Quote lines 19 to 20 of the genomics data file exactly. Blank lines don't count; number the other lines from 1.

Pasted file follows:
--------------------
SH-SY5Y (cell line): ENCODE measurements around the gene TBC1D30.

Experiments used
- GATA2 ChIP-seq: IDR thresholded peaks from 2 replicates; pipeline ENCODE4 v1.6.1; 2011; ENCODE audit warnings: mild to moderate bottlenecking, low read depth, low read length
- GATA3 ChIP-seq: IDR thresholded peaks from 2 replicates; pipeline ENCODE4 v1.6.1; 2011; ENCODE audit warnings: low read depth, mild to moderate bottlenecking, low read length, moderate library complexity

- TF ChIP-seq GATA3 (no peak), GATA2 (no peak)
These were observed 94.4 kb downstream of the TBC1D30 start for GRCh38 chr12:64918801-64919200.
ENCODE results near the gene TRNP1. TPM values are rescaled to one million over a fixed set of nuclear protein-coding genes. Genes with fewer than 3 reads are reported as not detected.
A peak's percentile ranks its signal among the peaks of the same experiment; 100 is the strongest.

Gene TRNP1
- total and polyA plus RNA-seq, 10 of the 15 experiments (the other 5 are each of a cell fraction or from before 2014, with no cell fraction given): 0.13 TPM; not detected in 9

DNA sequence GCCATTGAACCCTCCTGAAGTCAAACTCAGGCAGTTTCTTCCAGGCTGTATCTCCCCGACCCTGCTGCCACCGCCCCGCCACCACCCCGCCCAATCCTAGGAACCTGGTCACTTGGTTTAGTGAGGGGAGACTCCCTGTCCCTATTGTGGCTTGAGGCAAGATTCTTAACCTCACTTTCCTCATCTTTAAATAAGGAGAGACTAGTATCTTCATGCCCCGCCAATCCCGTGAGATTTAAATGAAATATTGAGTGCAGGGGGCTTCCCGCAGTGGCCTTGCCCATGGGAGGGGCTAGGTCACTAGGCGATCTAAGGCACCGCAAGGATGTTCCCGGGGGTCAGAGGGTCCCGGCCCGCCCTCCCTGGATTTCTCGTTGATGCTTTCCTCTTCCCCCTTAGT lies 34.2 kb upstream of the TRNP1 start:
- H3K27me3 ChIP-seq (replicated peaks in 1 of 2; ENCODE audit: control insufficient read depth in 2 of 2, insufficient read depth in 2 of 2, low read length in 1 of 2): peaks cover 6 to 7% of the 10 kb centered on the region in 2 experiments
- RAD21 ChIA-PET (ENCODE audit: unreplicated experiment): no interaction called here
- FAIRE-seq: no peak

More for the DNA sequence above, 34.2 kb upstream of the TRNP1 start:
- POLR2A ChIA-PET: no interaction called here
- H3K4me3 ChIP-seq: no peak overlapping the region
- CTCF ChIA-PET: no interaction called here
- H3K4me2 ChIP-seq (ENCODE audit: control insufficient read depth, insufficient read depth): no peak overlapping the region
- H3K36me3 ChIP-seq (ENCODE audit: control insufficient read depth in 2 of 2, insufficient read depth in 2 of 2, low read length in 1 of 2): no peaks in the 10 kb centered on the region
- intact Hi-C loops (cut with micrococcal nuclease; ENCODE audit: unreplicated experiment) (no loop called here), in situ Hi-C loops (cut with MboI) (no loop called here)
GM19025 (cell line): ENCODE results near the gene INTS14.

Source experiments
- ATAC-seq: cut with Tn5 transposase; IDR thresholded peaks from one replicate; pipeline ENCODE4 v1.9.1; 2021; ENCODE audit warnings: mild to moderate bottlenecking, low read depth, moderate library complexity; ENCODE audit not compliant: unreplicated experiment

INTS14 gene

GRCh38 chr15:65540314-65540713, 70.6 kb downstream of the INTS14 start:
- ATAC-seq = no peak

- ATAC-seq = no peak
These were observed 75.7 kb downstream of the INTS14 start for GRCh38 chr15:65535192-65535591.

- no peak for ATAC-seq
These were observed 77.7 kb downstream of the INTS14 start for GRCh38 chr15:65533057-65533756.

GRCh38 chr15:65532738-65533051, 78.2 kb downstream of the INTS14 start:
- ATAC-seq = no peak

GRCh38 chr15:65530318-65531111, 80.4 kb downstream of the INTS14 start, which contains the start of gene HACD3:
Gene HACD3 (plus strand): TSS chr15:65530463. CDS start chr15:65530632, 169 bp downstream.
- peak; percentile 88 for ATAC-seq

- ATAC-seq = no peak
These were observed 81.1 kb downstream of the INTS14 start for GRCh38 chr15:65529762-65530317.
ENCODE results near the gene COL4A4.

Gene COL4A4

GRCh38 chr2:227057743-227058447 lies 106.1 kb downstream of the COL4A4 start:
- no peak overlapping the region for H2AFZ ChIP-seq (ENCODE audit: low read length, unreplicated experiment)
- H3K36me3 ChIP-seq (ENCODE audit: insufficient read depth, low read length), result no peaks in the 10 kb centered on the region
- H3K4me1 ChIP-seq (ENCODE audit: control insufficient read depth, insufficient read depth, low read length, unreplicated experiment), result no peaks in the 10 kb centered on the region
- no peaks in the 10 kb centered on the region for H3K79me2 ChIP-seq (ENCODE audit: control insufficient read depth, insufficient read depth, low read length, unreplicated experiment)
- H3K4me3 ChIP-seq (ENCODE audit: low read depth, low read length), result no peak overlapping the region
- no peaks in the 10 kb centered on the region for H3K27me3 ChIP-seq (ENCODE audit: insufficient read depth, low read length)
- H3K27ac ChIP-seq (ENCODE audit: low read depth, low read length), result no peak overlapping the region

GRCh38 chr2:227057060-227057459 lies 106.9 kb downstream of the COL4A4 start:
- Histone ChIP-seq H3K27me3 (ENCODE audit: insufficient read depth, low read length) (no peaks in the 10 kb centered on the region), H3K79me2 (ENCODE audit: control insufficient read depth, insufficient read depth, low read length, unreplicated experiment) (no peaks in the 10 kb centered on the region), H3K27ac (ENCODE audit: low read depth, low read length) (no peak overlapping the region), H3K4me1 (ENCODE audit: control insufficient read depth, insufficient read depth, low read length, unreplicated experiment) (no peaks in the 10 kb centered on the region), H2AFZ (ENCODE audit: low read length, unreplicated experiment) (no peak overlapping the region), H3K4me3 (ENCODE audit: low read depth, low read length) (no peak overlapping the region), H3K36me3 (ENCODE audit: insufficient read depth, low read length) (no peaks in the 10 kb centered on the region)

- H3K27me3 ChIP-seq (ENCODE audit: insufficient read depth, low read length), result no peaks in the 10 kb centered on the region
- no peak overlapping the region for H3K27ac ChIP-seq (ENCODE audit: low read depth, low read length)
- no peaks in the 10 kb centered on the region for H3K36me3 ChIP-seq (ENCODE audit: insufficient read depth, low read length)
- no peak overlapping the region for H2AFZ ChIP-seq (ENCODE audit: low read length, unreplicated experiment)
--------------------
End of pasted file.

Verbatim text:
- H3K4me2 ChIP-seq (ENCODE audit: control insufficient read depth, insufficient read depth): no peak overlapping the region
- H3K36me3 ChIP-seq (ENCODE audit: control insufficient read depth in 2 of 2, insufficient read depth in 2 of 2, low read length in 1 of 2): no peaks in the 10 kb centered on the region